A project engineer is someone who has the expertise to manage technical engineering projects. Most commonly, they work with various stakeholders, including architects, clients and contractors to establish budgeting, personnel and planning for the project.
Project Engineer Roles
As part of their job, project engineers have to perform a range of roles. While many of these relate to personnel, budget and planning, some are also safety-related.
In some cases, the project engineer is the person in charge of the project with the authority to make critical decisions on the direction in which it goes. However, they may also be an assistant to a project manager who is overseeing the entire operation.
Project engineers spend time both in the office and on-site. It’s their job to develop plans for how the project will proceed as well as physically being there to ensure their implementation.
Here some general tasks that project engineers might complete:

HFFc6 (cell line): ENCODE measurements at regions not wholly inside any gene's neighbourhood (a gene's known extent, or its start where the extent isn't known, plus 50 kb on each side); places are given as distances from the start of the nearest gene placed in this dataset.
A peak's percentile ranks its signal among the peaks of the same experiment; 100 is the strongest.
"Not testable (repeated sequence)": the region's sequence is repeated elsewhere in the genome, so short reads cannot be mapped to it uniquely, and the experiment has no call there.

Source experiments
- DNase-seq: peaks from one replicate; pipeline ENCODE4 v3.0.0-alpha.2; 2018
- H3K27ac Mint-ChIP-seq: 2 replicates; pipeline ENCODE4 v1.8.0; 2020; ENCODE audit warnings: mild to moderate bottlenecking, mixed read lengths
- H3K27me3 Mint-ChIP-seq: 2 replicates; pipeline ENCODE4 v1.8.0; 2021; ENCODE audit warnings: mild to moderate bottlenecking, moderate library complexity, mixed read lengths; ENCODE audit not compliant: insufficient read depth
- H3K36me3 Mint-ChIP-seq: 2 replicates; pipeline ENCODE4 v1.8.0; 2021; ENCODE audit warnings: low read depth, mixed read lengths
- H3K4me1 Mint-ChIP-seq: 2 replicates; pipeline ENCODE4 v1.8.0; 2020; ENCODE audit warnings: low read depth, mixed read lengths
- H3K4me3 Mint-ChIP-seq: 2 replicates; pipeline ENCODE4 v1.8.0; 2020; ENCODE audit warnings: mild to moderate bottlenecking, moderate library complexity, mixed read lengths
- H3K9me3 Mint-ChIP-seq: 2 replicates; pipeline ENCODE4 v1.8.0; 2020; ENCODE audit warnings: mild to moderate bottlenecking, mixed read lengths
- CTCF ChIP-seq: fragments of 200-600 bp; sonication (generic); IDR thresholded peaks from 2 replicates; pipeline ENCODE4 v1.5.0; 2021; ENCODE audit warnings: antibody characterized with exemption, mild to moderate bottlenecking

- Delegating responsibilities to mid-level managers and workers on the ground
- Reporting regularly on the project’s progress
- Meeting with contractors, suppliers and other stakeholder to ensure that everyone understands their roles
- Ensuring that the project doesn’t go over budget
- Making sure that teams meet critical milestones and deadlines
- Assembling the staff, materials and equipment required to carry out the project
- Developing and implementing a detailed plan of the steps required to complete the project
- Dealing with problems as they arise during the project
To become a project engineer, you need to join a professional body, such as the Association for Project Management. You also require project manager insurance for public liability, professional indemnity, and equipment.